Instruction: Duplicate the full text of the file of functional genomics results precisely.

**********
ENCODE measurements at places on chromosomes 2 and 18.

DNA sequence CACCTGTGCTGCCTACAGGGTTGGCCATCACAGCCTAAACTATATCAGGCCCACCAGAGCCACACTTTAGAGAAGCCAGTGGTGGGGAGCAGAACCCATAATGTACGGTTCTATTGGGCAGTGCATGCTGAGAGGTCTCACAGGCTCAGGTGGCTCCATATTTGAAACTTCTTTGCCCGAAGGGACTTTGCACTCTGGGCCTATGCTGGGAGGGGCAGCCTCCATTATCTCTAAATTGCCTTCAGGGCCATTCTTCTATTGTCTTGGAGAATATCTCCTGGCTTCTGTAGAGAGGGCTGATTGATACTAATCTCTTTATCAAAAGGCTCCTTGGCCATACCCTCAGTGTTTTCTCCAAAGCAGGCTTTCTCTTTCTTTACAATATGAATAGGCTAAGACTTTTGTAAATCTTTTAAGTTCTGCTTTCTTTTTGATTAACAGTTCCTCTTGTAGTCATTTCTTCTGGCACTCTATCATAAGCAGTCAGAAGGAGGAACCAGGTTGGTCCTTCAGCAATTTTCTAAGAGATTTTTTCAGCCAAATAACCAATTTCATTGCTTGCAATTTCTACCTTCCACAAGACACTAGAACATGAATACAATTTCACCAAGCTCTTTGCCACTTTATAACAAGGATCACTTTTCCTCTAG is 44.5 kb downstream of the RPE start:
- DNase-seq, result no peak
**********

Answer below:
ENCODE measurements at places on chromosomes 2 and 18.

DNA sequence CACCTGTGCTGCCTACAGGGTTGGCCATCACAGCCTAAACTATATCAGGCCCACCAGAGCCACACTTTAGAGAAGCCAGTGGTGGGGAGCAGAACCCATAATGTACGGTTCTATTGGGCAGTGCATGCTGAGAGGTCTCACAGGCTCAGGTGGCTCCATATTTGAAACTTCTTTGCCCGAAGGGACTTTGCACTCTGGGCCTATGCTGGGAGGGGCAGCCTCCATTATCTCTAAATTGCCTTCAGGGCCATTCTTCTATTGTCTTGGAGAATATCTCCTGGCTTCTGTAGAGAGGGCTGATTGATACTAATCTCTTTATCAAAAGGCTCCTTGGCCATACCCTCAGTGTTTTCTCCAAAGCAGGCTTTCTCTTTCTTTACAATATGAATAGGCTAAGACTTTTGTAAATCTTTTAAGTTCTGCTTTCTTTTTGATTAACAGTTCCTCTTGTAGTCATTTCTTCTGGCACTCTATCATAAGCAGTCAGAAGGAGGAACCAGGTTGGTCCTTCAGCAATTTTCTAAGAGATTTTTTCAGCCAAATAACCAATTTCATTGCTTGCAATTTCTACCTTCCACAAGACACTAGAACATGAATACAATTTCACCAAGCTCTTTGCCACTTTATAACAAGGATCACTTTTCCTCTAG is 44.5 kb downstream of the RPE start:
- DNase-seq, result no peak